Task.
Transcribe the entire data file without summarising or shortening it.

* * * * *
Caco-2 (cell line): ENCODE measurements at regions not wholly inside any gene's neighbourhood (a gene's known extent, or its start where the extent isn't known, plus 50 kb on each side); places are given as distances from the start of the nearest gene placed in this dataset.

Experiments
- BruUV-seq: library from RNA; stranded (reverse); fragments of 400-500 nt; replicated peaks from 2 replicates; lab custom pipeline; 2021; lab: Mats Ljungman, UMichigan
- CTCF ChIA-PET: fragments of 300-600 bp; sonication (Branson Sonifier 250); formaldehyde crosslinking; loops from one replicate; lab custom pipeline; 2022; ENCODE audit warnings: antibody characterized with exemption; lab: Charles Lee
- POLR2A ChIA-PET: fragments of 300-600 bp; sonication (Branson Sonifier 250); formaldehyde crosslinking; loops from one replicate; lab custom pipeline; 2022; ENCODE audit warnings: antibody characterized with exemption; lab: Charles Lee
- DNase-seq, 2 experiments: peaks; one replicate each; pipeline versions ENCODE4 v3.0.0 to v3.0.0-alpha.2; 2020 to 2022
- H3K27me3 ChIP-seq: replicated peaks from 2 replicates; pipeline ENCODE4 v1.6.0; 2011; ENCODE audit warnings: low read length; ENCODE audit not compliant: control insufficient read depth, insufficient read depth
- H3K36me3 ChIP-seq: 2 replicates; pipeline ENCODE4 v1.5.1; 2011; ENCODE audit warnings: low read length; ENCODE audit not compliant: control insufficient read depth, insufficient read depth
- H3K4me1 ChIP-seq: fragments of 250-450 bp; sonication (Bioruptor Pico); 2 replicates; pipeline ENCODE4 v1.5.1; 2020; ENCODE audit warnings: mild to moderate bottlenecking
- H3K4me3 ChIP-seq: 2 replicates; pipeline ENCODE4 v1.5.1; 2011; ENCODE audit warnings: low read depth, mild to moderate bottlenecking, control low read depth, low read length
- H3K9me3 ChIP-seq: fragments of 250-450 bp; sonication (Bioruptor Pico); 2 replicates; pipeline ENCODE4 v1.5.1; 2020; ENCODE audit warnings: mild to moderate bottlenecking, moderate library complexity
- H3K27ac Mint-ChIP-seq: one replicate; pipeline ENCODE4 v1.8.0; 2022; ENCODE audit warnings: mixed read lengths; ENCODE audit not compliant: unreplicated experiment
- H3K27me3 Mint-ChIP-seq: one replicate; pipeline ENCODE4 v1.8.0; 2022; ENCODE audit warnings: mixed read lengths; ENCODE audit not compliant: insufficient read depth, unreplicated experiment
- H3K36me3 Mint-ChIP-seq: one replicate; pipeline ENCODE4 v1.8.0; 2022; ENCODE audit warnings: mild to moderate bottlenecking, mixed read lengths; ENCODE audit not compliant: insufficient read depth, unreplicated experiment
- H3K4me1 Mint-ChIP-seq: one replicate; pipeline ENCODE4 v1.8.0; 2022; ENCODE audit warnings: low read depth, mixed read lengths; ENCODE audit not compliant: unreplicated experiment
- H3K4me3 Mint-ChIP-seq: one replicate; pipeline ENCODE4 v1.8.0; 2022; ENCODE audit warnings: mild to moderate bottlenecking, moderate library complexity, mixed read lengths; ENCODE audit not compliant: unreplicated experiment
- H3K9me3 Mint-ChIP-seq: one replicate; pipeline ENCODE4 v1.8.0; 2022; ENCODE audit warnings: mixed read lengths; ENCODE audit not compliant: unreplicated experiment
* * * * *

Caco-2 (cell line): ENCODE measurements at regions not wholly inside any gene's neighbourhood (a gene's known extent, or its start where the extent isn't known, plus 50 kb on each side); places are given as distances from the start of the nearest gene placed in this dataset.

Experiments
- BruUV-seq: library from RNA; stranded (reverse); fragments of 400-500 nt; replicated peaks from 2 replicates; lab custom pipeline; 2021; lab: Mats Ljungman, UMichigan
- CTCF ChIA-PET: fragments of 300-600 bp; sonication (Branson Sonifier 250); formaldehyde crosslinking; loops from one replicate; lab custom pipeline; 2022; ENCODE audit warnings: antibody characterized with exemption; lab: Charles Lee
- POLR2A ChIA-PET: fragments of 300-600 bp; sonication (Branson Sonifier 250); formaldehyde crosslinking; loops from one replicate; lab custom pipeline; 2022; ENCODE audit warnings: antibody characterized with exemption; lab: Charles Lee
- DNase-seq, 2 experiments: peaks; one replicate each; pipeline versions ENCODE4 v3.0.0 to v3.0.0-alpha.2; 2020 to 2022
- H3K27me3 ChIP-seq: replicated peaks from 2 replicates; pipeline ENCODE4 v1.6.0; 2011; ENCODE audit warnings: low read length; ENCODE audit not compliant: control insufficient read depth, insufficient read depth
- H3K36me3 ChIP-seq: 2 replicates; pipeline ENCODE4 v1.5.1; 2011; ENCODE audit warnings: low read length; ENCODE audit not compliant: control insufficient read depth, insufficient read depth
- H3K4me1 ChIP-seq: fragments of 250-450 bp; sonication (Bioruptor Pico); 2 replicates; pipeline ENCODE4 v1.5.1; 2020; ENCODE audit warnings: mild to moderate bottlenecking
- H3K4me3 ChIP-seq: 2 replicates; pipeline ENCODE4 v1.5.1; 2011; ENCODE audit warnings: low read depth, mild to moderate bottlenecking, control low read depth, low read length
- H3K9me3 ChIP-seq: fragments of 250-450 bp; sonication (Bioruptor Pico); 2 replicates; pipeline ENCODE4 v1.5.1; 2020; ENCODE audit warnings: mild to moderate bottlenecking, moderate library complexity
- H3K27ac Mint-ChIP-seq: one replicate; pipeline ENCODE4 v1.8.0; 2022; ENCODE audit warnings: mixed read lengths; ENCODE audit not compliant: unreplicated experiment
- H3K27me3 Mint-ChIP-seq: one replicate; pipeline ENCODE4 v1.8.0; 2022; ENCODE audit warnings: mixed read lengths; ENCODE audit not compliant: insufficient read depth, unreplicated experiment
- H3K36me3 Mint-ChIP-seq: one replicate; pipeline ENCODE4 v1.8.0; 2022; ENCODE audit warnings: mild to moderate bottlenecking, mixed read lengths; ENCODE audit not compliant: insufficient read depth, unreplicated experiment
- H3K4me1 Mint-ChIP-seq: one replicate; pipeline ENCODE4 v1.8.0; 2022; ENCODE audit warnings: low read depth, mixed read lengths; ENCODE audit not compliant: unreplicated experiment
- H3K4me3 Mint-ChIP-seq: one replicate; pipeline ENCODE4 v1.8.0; 2022; ENCODE audit warnings: mild to moderate bottlenecking, moderate library complexity, mixed read lengths; ENCODE audit not compliant: unreplicated experiment
- H3K9me3 Mint-ChIP-seq: one replicate; pipeline ENCODE4 v1.8.0; 2022; ENCODE audit warnings: mixed read lengths; ENCODE audit not compliant: unreplicated experiment